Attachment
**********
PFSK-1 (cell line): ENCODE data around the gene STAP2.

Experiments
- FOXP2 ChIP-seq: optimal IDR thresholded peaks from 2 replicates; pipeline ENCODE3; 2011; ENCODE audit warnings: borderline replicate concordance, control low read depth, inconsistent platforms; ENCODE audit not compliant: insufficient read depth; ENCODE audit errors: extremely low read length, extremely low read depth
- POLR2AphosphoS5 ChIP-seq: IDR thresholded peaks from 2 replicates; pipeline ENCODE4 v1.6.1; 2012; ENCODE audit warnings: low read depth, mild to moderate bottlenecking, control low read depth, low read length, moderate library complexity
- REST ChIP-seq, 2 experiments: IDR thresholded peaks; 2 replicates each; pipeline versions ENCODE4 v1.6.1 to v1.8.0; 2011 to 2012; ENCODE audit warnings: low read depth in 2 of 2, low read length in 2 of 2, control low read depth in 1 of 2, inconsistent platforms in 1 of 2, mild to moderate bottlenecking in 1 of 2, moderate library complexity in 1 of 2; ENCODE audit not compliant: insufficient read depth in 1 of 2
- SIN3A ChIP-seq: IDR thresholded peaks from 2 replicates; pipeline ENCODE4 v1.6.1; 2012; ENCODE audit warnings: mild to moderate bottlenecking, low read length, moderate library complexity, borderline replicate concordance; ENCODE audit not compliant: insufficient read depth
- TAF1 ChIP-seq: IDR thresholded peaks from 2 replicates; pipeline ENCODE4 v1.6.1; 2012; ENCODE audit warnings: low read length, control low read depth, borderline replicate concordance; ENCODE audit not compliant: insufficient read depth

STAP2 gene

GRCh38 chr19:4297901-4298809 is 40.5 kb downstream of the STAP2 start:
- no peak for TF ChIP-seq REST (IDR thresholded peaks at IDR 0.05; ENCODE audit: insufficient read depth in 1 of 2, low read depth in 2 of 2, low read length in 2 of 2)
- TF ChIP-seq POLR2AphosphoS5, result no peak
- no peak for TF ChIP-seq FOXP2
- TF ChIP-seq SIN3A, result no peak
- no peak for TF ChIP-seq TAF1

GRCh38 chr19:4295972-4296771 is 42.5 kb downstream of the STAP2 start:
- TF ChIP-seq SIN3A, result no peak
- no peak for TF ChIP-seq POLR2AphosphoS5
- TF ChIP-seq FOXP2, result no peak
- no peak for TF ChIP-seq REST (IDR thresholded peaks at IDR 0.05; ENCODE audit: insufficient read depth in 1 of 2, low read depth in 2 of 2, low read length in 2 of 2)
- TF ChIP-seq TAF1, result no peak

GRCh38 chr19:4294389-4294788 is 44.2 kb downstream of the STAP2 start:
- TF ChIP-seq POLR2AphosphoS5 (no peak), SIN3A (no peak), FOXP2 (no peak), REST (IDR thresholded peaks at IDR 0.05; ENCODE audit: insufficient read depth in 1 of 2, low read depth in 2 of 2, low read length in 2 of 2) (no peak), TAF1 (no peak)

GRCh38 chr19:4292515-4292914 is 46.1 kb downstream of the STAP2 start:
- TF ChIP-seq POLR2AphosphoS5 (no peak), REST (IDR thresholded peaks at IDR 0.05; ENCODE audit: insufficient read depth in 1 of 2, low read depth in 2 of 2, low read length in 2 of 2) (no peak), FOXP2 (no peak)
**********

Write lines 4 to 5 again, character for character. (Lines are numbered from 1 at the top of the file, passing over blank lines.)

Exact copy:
- POLR2AphosphoS5 ChIP-seq: IDR thresholded peaks from 2 replicates; pipeline ENCODE4 v1.6.1; 2012; ENCODE audit warnings: low read depth, mild to moderate bottlenecking, control low read depth, low read length, moderate library complexity
- REST ChIP-seq, 2 experiments: IDR thresholded peaks; 2 replicates each; pipeline versions ENCODE4 v1.6.1 to v1.8.0; 2011 to 2012; ENCODE audit warnings: low read depth in 2 of 2, low read length in 2 of 2, control low read depth in 1 of 2, inconsistent platforms in 1 of 2, mild to moderate bottlenecking in 1 of 2, moderate library complexity in 1 of 2; ENCODE audit not compliant: insufficient read depth in 1 of 2